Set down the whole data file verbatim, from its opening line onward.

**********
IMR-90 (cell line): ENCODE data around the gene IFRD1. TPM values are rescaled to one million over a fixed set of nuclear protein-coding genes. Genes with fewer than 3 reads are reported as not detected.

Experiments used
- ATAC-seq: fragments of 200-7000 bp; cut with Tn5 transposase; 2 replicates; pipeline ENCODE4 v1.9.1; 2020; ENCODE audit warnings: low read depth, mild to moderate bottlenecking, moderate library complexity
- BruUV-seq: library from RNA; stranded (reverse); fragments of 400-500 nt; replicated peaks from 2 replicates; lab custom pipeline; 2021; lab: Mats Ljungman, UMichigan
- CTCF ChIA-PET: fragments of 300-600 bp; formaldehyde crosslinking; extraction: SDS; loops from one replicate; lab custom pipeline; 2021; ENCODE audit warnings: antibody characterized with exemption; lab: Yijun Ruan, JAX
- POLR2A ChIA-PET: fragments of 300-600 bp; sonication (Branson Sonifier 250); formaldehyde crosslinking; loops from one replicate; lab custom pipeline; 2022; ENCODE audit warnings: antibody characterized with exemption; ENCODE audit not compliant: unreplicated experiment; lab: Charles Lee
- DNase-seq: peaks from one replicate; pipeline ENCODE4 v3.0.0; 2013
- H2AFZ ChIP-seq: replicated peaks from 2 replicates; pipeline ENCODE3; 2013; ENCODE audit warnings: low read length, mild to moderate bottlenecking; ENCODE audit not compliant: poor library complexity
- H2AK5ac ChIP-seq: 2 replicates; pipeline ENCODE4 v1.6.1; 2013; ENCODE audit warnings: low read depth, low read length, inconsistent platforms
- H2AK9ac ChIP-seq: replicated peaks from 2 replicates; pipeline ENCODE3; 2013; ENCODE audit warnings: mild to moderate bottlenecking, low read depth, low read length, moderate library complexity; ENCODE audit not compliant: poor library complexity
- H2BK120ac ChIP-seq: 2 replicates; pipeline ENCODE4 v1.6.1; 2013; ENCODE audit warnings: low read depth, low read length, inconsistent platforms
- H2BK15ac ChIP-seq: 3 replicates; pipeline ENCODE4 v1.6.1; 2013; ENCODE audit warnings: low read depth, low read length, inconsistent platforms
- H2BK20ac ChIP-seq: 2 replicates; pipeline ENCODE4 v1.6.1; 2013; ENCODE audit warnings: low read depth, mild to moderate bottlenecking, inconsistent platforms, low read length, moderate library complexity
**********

IMR-90 (cell line): ENCODE data around the gene IFRD1. TPM values are rescaled to one million over a fixed set of nuclear protein-coding genes. Genes with fewer than 3 reads are reported as not detected.

Experiments used
- ATAC-seq: fragments of 200-7000 bp; cut with Tn5 transposase; 2 replicates; pipeline ENCODE4 v1.9.1; 2020; ENCODE audit warnings: low read depth, mild to moderate bottlenecking, moderate library complexity
- BruUV-seq: library from RNA; stranded (reverse); fragments of 400-500 nt; replicated peaks from 2 replicates; lab custom pipeline; 2021; lab: Mats Ljungman, UMichigan
- CTCF ChIA-PET: fragments of 300-600 bp; formaldehyde crosslinking; extraction: SDS; loops from one replicate; lab custom pipeline; 2021; ENCODE audit warnings: antibody characterized with exemption; lab: Yijun Ruan, JAX
- POLR2A ChIA-PET: fragments of 300-600 bp; sonication (Branson Sonifier 250); formaldehyde crosslinking; loops from one replicate; lab custom pipeline; 2022; ENCODE audit warnings: antibody characterized with exemption; ENCODE audit not compliant: unreplicated experiment; lab: Charles Lee
- DNase-seq: peaks from one replicate; pipeline ENCODE4 v3.0.0; 2013
- H2AFZ ChIP-seq: replicated peaks from 2 replicates; pipeline ENCODE3; 2013; ENCODE audit warnings: low read length, mild to moderate bottlenecking; ENCODE audit not compliant: poor library complexity
- H2AK5ac ChIP-seq: 2 replicates; pipeline ENCODE4 v1.6.1; 2013; ENCODE audit warnings: low read depth, low read length, inconsistent platforms
- H2AK9ac ChIP-seq: replicated peaks from 2 replicates; pipeline ENCODE3; 2013; ENCODE audit warnings: mild to moderate bottlenecking, low read depth, low read length, moderate library complexity; ENCODE audit not compliant: poor library complexity
- H2BK120ac ChIP-seq: 2 replicates; pipeline ENCODE4 v1.6.1; 2013; ENCODE audit warnings: low read depth, low read length, inconsistent platforms
- H2BK15ac ChIP-seq: 3 replicates; pipeline ENCODE4 v1.6.1; 2013; ENCODE audit warnings: low read depth, low read length, inconsistent platforms
- H2BK20ac ChIP-seq: 2 replicates; pipeline ENCODE4 v1.6.1; 2013; ENCODE audit warnings: low read depth, mild to moderate bottlenecking, inconsistent platforms, low read length, moderate library complexity